Wednesday, November 28, 2007

Dick Morris Sets the Record Straight on Mike Huckabee's Fiscal Record

More from Dick Morris. I'll tell ya what this dude is smart and knowledgeable. Here is some of what he has to say about Mike's fiscal record in Arkansas.

  • Dick Morris' Political Insider

  • Huckabee Is a Fiscal Conservative

  • As Mike Huckabee rises in the polls, an inevitable process of vetting him for conservative credentials is under way in which people who know nothing of Arkansas or of the circumstances of his governorship weigh in knowingly about his record.
  • As his political consultant in the early '90s and as one who has been following Arkansas politics for 30 years, let me clue you in: Mike Huckabee is a fiscal conservative.

How could anyone in the political sphere have been closer to Mike Huckabee than Dick Morris? Thought so.

  • A recent column by Bob Novak excoriated Huckabee for a "47 percent increase in state tax burden." But during Huckabee's years in office, total state tax burden — all 50 states combined — rose by twice as much: 98 percent, increasing from $743 billion in 1993 to $1.47 trillion in 2005.

Way to tell it like it is Mr. Morris!

  • In Arkansas, the income tax when he took office was 1 percent for the poorest taxpayers and 7 percent for the richest, exactly where it stood when he left the statehouse 11 years later. But, in the interim, he doubled the standard deduction and the child care credit, repealed capital gains taxes for home sales, lowered the capital gains rate, expanded the homestead exemption, and set up tax-free savings accounts for medical care and college tuition.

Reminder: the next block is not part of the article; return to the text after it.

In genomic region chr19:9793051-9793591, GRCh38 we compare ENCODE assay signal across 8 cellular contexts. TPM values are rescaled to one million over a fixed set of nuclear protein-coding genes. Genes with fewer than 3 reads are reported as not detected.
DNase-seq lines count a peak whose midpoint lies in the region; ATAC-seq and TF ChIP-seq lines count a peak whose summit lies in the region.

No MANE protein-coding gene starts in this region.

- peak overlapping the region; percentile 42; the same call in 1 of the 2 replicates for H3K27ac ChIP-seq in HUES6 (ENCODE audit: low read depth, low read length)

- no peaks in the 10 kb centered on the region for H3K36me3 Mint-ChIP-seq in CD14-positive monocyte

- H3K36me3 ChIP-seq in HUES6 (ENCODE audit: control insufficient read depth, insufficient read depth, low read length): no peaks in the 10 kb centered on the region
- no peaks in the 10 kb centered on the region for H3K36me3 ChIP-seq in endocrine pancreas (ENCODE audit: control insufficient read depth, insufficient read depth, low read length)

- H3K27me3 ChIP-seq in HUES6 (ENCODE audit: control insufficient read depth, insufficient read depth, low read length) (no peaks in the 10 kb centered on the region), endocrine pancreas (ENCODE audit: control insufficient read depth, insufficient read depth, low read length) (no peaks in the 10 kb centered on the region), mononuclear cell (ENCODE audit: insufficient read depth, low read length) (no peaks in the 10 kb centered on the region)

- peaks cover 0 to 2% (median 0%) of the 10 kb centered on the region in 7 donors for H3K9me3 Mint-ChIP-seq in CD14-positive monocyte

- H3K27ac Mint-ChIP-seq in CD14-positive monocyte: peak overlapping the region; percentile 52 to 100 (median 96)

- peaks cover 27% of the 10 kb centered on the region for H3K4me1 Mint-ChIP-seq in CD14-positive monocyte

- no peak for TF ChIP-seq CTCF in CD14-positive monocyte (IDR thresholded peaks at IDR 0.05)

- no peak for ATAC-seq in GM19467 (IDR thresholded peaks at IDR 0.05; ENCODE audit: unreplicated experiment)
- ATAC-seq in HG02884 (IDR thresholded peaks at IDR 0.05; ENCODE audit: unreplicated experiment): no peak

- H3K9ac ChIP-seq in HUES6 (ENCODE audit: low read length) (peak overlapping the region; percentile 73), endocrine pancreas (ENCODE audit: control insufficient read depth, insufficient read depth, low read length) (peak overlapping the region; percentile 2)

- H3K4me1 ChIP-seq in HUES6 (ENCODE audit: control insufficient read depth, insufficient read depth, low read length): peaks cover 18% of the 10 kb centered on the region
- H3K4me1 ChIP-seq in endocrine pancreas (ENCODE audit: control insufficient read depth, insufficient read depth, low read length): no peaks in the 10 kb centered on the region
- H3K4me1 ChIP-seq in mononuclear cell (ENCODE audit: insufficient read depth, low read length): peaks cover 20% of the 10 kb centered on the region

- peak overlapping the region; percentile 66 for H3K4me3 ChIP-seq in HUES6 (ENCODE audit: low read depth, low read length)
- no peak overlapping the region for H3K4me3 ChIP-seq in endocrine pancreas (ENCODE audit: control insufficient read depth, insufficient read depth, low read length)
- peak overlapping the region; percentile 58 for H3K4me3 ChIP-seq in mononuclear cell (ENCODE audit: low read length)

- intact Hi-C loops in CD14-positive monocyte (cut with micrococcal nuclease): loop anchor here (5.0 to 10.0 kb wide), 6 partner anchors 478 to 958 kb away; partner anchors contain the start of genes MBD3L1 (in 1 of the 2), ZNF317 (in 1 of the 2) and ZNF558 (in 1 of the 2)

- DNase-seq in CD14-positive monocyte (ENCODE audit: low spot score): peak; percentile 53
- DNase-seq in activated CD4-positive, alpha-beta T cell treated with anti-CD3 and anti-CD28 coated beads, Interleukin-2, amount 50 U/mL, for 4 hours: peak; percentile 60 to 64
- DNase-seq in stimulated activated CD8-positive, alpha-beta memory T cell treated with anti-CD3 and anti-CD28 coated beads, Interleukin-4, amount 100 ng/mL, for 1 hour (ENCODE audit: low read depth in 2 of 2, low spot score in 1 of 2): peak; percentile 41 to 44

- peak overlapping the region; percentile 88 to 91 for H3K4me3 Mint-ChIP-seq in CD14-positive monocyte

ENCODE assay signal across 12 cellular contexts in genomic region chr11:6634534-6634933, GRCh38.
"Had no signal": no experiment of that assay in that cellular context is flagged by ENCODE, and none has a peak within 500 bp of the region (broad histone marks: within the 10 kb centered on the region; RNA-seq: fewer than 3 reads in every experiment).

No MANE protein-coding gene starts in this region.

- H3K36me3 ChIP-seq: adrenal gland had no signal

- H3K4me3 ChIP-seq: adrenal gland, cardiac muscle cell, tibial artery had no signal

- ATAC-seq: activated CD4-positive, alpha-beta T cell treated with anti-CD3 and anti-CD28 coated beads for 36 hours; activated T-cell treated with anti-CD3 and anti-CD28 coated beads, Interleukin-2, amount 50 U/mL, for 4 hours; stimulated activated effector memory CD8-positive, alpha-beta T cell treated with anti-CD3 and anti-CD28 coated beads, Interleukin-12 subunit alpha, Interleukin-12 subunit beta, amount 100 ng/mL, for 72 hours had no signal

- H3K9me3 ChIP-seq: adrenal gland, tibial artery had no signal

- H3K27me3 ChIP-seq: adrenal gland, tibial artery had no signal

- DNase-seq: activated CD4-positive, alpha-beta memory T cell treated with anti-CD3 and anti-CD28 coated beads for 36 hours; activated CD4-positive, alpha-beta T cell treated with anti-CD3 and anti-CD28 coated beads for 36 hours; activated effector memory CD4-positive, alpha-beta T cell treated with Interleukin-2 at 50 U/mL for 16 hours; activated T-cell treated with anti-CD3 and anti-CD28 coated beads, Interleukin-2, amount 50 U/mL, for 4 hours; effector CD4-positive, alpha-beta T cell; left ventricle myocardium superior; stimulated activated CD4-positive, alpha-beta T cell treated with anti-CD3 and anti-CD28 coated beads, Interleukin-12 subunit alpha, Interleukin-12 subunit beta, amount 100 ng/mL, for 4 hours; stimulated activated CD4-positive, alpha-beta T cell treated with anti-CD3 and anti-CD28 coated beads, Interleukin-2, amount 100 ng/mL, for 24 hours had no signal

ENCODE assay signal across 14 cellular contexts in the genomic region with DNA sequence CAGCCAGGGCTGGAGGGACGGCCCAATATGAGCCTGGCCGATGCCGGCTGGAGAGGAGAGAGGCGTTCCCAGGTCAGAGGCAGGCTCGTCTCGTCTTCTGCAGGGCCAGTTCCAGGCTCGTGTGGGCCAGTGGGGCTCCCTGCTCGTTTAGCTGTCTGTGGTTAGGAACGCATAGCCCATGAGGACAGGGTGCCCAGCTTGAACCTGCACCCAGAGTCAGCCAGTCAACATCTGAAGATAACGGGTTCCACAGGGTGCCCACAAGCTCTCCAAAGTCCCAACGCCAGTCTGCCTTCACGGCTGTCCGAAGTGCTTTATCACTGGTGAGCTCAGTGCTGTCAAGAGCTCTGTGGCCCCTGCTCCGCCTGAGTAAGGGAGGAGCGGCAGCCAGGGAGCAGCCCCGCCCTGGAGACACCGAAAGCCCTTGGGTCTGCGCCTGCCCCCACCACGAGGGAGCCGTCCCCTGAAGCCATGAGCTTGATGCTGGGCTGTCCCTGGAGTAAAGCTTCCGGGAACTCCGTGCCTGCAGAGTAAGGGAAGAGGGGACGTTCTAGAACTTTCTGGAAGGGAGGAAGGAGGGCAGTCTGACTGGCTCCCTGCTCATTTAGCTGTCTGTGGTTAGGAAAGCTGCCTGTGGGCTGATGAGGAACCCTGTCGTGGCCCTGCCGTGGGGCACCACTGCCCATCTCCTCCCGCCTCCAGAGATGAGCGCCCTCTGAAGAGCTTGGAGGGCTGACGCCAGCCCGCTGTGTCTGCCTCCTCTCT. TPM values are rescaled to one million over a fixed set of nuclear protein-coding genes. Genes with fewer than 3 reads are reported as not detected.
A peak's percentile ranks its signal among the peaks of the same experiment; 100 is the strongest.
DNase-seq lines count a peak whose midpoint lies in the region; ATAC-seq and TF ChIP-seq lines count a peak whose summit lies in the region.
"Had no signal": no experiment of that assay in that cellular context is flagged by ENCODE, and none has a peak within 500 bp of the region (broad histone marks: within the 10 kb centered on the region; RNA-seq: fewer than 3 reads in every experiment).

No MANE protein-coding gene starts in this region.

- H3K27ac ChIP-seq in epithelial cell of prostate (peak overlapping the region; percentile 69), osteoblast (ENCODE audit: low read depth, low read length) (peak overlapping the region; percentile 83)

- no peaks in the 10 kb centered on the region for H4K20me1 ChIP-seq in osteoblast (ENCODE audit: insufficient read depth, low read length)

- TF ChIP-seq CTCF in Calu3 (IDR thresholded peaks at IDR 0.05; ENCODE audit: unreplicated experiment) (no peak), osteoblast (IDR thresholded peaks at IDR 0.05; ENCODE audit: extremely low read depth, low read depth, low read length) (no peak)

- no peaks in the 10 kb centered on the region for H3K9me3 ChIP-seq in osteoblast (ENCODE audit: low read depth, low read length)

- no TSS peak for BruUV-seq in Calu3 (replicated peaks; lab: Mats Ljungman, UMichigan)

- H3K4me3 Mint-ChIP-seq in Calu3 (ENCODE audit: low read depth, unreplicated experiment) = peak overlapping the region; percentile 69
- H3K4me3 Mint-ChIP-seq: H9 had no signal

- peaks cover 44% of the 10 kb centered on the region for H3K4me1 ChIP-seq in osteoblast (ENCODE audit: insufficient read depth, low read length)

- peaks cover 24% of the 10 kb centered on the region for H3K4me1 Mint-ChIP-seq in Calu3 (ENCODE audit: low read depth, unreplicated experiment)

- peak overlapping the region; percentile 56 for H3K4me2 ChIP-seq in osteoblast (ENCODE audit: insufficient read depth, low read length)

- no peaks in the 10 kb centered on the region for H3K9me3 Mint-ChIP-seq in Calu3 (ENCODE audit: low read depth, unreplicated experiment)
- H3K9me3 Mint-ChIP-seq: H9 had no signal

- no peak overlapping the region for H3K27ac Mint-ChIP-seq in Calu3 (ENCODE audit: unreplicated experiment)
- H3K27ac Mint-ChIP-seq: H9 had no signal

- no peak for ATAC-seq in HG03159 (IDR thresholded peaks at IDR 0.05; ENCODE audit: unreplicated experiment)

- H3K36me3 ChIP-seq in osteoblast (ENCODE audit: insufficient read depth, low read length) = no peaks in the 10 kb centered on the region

Most impressively, when he had to pass an income tax surcharge amid the drop in revenues after Sept. 11, 2001, he repealed it three years later when he didn't need it any longer.
    He raised the sales tax one cent in 11 years and did that only after the courts ordered him to do so. (He also got voter approval for a one-eighth cent hike for parks and recreation.)
    He wants to repeal the income tax, abolish the IRS, and institute a "fair tax" based on consumption, and he opposes any tax increase for Social Security.
    And he can win in Iowa.

Again, above.
  • When voters who have decided not to back Rudy Giuliani because of his social positions consider the contest between Mitt Romney and Mike Huckabee, they will have no difficulty choosing between a real social conservative and an ersatz one.
Remember this...
  • Romney, who began as a pro-lifer and switched in order to win in Massachusetts, and then flipped back again, cannot compete with a lifelong pro-lifer, Huckabee.
Got that? Good.
  • But Huckabee's strength is not just his orthodoxy on gay marriage, abortion, gun control and the usual litany. It is his opening of the religious right to a host of new issues.
  • He speaks firmly for the right to life, but then notes that our responsibility for children does not end with childbirth. His answer to the rise of medical costs is novel and exciting. "Eighty percent of all medical spending," he says, "is for chronic diseases."
Coming up next is Mr. Morris' take on why Mike's view on preventative health care is not a tax and spend liberal view, but rather a conservative tax saving view. Ya ready? Okie-dokie, here ya go.
  • So he urges an all-out attack on teen smoking and overeating and a push for exercise not as the policies of a big-government liberal but as the requisites of a fiscal conservative anxious to save tax money.
  • So what happens if Huckabee wins in Iowa?
Read the rest to find out the answer.

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